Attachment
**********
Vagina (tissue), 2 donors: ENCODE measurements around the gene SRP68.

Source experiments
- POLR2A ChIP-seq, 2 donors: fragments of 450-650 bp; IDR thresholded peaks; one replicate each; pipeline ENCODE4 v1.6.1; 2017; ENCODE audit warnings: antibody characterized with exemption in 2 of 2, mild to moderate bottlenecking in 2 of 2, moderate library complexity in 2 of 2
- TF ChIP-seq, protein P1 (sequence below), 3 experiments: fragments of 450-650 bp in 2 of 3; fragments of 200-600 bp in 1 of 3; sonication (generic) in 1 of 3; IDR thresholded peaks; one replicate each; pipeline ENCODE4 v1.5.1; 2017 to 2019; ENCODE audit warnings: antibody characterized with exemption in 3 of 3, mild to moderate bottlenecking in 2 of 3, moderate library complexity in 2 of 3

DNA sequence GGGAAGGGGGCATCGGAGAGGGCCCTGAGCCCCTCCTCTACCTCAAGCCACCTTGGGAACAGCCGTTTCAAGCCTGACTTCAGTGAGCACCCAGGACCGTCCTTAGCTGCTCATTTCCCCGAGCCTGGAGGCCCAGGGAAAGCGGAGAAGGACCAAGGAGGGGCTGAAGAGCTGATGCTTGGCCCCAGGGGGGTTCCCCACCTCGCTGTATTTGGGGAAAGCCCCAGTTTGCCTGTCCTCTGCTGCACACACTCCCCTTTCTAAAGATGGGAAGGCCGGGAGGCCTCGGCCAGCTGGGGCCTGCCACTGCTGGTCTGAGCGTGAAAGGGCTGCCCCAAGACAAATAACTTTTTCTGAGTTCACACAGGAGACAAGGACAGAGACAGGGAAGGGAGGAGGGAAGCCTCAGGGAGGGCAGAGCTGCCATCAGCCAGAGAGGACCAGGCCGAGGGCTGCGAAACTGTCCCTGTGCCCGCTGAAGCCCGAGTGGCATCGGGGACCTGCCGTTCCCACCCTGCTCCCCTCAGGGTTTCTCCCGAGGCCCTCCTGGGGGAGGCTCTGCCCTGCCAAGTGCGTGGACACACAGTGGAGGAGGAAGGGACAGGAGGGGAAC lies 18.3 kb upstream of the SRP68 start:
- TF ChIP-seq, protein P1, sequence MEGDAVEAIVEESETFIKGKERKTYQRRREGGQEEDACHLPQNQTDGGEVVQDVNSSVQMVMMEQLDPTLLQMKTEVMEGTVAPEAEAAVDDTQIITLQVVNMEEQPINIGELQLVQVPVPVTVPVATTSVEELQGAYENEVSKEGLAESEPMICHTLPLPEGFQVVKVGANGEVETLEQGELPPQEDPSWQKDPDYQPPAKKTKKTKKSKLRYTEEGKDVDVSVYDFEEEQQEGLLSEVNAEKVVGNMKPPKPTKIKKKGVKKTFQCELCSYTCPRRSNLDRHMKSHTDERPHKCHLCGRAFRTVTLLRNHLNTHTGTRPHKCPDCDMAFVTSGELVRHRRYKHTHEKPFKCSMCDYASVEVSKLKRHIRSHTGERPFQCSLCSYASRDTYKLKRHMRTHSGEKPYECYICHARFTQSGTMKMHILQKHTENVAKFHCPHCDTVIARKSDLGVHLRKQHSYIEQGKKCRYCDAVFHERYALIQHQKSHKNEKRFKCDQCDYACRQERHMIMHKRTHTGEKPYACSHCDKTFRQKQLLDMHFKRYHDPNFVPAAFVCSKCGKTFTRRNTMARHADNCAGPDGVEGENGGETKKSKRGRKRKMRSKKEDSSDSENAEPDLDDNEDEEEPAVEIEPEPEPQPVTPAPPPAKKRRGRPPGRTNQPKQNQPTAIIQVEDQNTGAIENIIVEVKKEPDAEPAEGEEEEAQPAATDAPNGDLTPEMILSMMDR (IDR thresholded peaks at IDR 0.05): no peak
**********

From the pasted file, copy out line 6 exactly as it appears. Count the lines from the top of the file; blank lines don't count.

- TF ChIP-seq, protein P1, sequence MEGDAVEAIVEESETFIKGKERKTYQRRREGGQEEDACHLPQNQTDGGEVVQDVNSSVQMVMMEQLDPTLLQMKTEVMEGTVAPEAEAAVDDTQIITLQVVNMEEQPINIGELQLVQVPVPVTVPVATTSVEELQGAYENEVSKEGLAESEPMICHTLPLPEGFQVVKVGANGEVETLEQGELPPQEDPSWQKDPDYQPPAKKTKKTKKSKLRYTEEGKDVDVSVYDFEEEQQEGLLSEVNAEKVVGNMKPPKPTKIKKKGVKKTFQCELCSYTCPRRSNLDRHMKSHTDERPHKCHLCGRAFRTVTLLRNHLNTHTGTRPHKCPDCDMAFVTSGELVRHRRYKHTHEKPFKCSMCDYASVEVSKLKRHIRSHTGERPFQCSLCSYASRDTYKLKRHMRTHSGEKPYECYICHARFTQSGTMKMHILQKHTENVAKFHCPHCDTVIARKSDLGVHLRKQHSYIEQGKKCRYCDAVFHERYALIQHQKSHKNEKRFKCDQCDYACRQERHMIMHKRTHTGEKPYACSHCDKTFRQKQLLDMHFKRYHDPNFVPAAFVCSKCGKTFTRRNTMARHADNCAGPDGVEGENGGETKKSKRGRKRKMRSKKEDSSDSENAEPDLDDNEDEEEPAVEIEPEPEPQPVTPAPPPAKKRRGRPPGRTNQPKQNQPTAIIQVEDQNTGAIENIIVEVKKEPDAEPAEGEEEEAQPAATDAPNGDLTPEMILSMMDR (IDR thresholded peaks at IDR 0.05): no peak